I was sharing my story, “ My Dad’s a Dragon Catcher’ with a group of children today – I particularly enjoying telling this story in the lead up to Father’s Day. I’m not at all fond of the commercial hype surrounding these celebrations but I love it when reality and fiction overlap. If you don’t know the story here is a Batt Brief. Toby is a young boy with an excellent imagination. In response to his friends boasting about their Dads and their occupations, Toby claims his Dad’s a Dragon Catcher. His story grows more and more colourful until his teacher announces a special father’s day celebration at school and Toby’s story becomes his potential nemesis.
I’ve had the conversation with a couple of people about how this story is received by children who don’t have an ‘active Dad in their lives’ – the suggestion being that these children may feel some how marginalized by the story. It’s one of the regular story conundrums that adults throw up. Do we avoid the ‘uncomfortable realities of life’ in our story choices – death, loss, abandonment, striving for the impossible goal of universal inclusiveness. My experience is that stories make space for other stories. I tell a story about Dads – children talk to me about their experiences of ‘Dad’, which may include not having a Dad.
As a child I had my own ‘Dad’ story. I had two Dads. I still do. Apparently early on in my acquisition of Dad number two I would regularly divulge this information to anyone who would listen. My mother recounts the story of the five year old me hanging out the window of the car in a petrol station explaining to the bowser attendant that the Dad paying for the petrol wasn’t my real Dad. My real Dad lived a long way away.
My stepfather had to endure the discomfort of my brutal honesty many times over. Telling the story, I imagine, was my way of coming to terms with the situation.
At school Father’s Day craft activities always had to be completed double time – there were two cards to be drawn, two key holders to be made and in daily life there were double the emotional commitments. An abundance of ‘Dads’ proved to have its own set of challenges and having two Dads some how never filled the gap left by the absence of one.
As I grew older the Dad dilemma morphed from an issue of numbers into one of occupation. Adding to adult discomfort surrounding absent fathers, there’s the issue of gainful employment. I’ll never forget one child’s response to the story delivered in a very matter of a fact tone, “ My dad just lies around on the couch and drinks coke all day.’ Thank god this public admission only involved ‘drinking coke’. (I might add that the original seed for this story came from one such conversation I was party to amongst a group of children where a child did indeed claim that his Dad was a Dragon Catcher)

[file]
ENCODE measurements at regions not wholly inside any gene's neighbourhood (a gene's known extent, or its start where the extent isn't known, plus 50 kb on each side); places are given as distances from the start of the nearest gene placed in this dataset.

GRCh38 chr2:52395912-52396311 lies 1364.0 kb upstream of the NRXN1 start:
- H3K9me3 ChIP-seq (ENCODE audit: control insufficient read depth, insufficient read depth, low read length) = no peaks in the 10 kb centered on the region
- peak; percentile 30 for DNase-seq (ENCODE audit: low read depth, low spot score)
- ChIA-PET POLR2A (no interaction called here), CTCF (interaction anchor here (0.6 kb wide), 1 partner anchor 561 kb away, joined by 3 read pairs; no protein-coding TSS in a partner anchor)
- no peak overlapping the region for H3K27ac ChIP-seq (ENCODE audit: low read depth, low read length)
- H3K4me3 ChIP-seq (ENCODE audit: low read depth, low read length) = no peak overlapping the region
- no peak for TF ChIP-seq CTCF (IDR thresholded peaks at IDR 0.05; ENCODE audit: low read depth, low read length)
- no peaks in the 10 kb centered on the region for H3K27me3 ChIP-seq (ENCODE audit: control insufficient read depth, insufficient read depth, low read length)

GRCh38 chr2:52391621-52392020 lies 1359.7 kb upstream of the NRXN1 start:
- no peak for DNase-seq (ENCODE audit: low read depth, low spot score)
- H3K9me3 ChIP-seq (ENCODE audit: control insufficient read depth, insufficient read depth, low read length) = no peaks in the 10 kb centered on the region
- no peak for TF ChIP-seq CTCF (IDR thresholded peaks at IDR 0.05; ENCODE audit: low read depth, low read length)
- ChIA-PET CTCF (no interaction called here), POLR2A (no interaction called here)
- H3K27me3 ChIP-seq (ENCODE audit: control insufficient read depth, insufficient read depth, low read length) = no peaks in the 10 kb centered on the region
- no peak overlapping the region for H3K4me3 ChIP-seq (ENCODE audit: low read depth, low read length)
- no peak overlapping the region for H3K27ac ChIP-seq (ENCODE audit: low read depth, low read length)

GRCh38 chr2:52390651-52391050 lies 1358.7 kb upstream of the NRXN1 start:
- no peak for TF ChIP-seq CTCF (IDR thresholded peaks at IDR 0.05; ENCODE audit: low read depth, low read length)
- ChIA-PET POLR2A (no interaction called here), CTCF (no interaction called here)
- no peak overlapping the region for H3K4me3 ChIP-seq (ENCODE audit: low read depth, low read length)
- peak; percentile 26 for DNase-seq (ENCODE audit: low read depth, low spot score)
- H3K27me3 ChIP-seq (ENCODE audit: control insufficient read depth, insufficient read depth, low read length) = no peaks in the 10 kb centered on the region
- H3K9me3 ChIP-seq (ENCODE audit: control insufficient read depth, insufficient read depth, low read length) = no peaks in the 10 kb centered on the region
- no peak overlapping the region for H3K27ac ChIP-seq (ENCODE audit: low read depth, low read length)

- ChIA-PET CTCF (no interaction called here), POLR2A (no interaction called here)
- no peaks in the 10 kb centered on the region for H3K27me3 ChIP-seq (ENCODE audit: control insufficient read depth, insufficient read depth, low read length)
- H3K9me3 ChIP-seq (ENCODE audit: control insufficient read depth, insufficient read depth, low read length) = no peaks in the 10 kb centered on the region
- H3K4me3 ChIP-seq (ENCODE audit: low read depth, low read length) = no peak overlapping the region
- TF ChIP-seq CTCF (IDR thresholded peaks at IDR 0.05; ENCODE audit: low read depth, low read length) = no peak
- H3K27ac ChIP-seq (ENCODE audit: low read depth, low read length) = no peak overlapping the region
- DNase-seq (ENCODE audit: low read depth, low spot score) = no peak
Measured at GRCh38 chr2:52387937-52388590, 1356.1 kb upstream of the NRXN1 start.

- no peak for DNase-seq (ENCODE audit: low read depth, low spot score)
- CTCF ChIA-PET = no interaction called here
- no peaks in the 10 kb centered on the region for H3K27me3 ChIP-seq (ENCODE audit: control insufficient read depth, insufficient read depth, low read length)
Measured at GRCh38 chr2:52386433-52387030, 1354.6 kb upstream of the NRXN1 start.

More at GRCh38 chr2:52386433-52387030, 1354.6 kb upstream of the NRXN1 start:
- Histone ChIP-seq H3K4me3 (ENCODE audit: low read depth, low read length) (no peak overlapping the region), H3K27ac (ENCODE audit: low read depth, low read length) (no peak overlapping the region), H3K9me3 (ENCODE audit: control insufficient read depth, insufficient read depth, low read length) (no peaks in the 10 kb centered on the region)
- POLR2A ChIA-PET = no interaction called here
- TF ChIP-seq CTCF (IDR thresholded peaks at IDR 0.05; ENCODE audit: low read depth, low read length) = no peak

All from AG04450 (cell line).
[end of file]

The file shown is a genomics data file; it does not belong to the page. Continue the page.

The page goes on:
So again, what about all the unemployed Dads, the Dad’s who are in jail, deal drugs, sell marital aids or in my case, are gold diggers.
You see not only do I have two Dads’ but they also share a profession. As an adult I like to joke about this, “ My father’s have two things in common – my Mum and a love of inanimate objects.” They are both geologists. “My Dad’s a geologist.” – was not a problem as a child. If anything it was a bit exotic and generally speaking children have some fairly interesting if not entirely accurate accounts of what their parents gainful occupations involve. A friend’s child told me his father worked smashing buildings – he was in fact an accountant!
I can’t be too squeamish about this – geology more often than not translates into active service in the mining industry and it was the mining industry that put food in my mouth and dressed me as a child. I will have to live forever with this irony.
As an adult who lives on an eco- village, whose politics are somewhat luminously green and who is regularly mistaken for a ‘hippy’ – “My Dad(s) rape and pillage the earth,” does not sit that comfortably.
When visiting recently the small town where my Dad’ s current mining operation is under way the children identified me in a strangely affectionate way as “the gold diggers daughter.” The teacher politely corrected them ‘gold miner’ but the label gold digger stuck. They later proudly showed me how they had turned their entire sandpit into a goldmine – a large hole in the ground. I felt my character Toby’s discomfort and the guilty urge to recreate my Dad as a Dragon catcher. I can’t see my own story ending with the same uplifting line I penned in the book, “ When I grow up, I want to be a - replace ‘Dragon Catcher’ with ‘Gold Digger’ – just like my Dad.”
For me ‘My Dad’s a Dragon Catcher’ was primarily about the imaginative world of children and the nature of stories and truthfulness, not a literal tale about fathers and their occupations. I often talk with children about their own experiences of ‘making things up’. As any storyteller and child can tell you – some stories can get you into a whole heap of trouble. But then again maybe the storytellers function isn’t to play it safe – maybe our place is to bravely make space for other possibilities.
Maybe this funny little picture book is really about father/son relationships, absent mothers, self employment, arts as legitimate occupations, creative problem solving – that’s what I love about stories – their ambiguity. Long may it arise.
Here’s the final little twist in my ‘Dad story’ – my Dad’s were both great storytellers, each in their own way. I’m sure they imbued in me my love of stories – so perhaps I can use that final line in the book after all….” When I grew up, I became a storyteller, just like my Dads.”